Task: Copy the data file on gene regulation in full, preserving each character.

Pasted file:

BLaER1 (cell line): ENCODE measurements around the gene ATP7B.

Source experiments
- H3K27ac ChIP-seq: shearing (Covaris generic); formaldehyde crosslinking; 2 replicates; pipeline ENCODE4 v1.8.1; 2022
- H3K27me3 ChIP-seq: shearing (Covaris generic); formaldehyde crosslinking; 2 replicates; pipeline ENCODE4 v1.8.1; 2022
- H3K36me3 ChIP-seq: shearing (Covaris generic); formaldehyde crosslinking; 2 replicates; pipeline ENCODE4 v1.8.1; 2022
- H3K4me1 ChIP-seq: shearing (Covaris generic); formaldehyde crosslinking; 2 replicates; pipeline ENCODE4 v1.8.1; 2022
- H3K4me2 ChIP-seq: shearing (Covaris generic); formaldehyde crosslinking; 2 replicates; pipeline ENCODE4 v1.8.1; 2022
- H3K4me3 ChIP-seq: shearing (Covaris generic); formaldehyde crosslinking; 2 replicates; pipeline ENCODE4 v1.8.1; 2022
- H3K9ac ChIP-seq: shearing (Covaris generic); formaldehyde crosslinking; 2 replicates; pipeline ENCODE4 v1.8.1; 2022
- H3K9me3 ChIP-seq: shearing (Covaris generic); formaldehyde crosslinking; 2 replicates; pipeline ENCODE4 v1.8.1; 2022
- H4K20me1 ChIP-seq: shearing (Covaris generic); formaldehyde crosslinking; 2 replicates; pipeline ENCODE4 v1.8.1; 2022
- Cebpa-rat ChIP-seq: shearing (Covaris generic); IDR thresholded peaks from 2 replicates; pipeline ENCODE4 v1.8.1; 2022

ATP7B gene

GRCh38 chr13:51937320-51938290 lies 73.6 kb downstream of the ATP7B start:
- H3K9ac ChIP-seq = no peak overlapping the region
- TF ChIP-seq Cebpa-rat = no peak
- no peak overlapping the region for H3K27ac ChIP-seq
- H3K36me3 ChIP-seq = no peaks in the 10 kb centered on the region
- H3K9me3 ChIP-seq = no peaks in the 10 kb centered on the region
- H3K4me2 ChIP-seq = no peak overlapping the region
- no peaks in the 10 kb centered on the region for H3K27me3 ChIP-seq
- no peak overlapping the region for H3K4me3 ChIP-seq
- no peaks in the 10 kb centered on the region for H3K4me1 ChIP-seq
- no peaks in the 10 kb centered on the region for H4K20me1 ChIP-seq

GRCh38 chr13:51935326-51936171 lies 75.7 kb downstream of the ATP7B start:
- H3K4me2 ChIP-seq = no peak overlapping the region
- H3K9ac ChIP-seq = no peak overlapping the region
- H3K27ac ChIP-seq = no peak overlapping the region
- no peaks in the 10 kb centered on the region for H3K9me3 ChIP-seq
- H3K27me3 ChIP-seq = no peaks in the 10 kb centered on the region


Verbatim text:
BLaER1 (cell line): ENCODE measurements around the gene ATP7B.

Source experiments
- H3K27ac ChIP-seq: shearing (Covaris generic); formaldehyde crosslinking; 2 replicates; pipeline ENCODE4 v1.8.1; 2022
- H3K27me3 ChIP-seq: shearing (Covaris generic); formaldehyde crosslinking; 2 replicates; pipeline ENCODE4 v1.8.1; 2022
- H3K36me3 ChIP-seq: shearing (Covaris generic); formaldehyde crosslinking; 2 replicates; pipeline ENCODE4 v1.8.1; 2022
- H3K4me1 ChIP-seq: shearing (Covaris generic); formaldehyde crosslinking; 2 replicates; pipeline ENCODE4 v1.8.1; 2022
- H3K4me2 ChIP-seq: shearing (Covaris generic); formaldehyde crosslinking; 2 replicates; pipeline ENCODE4 v1.8.1; 2022
- H3K4me3 ChIP-seq: shearing (Covaris generic); formaldehyde crosslinking; 2 replicates; pipeline ENCODE4 v1.8.1; 2022
- H3K9ac ChIP-seq: shearing (Covaris generic); formaldehyde crosslinking; 2 replicates; pipeline ENCODE4 v1.8.1; 2022
- H3K9me3 ChIP-seq: shearing (Covaris generic); formaldehyde crosslinking; 2 replicates; pipeline ENCODE4 v1.8.1; 2022
- H4K20me1 ChIP-seq: shearing (Covaris generic); formaldehyde crosslinking; 2 replicates; pipeline ENCODE4 v1.8.1; 2022
- Cebpa-rat ChIP-seq: shearing (Covaris generic); IDR thresholded peaks from 2 replicates; pipeline ENCODE4 v1.8.1; 2022

ATP7B gene

GRCh38 chr13:51937320-51938290 lies 73.6 kb downstream of the ATP7B start:
- H3K9ac ChIP-seq = no peak overlapping the region
- TF ChIP-seq Cebpa-rat = no peak
- no peak overlapping the region for H3K27ac ChIP-seq
- H3K36me3 ChIP-seq = no peaks in the 10 kb centered on the region
- H3K9me3 ChIP-seq = no peaks in the 10 kb centered on the region
- H3K4me2 ChIP-seq = no peak overlapping the region
- no peaks in the 10 kb centered on the region for H3K27me3 ChIP-seq
- no peak overlapping the region for H3K4me3 ChIP-seq
- no peaks in the 10 kb centered on the region for H3K4me1 ChIP-seq
- no peaks in the 10 kb centered on the region for H4K20me1 ChIP-seq

GRCh38 chr13:51935326-51936171 lies 75.7 kb downstream of the ATP7B start:
- H3K4me2 ChIP-seq = no peak overlapping the region
- H3K9ac ChIP-seq = no peak overlapping the region
- H3K27ac ChIP-seq = no peak overlapping the region
- no peaks in the 10 kb centered on the region for H3K9me3 ChIP-seq
- H3K27me3 ChIP-seq = no peaks in the 10 kb centered on the region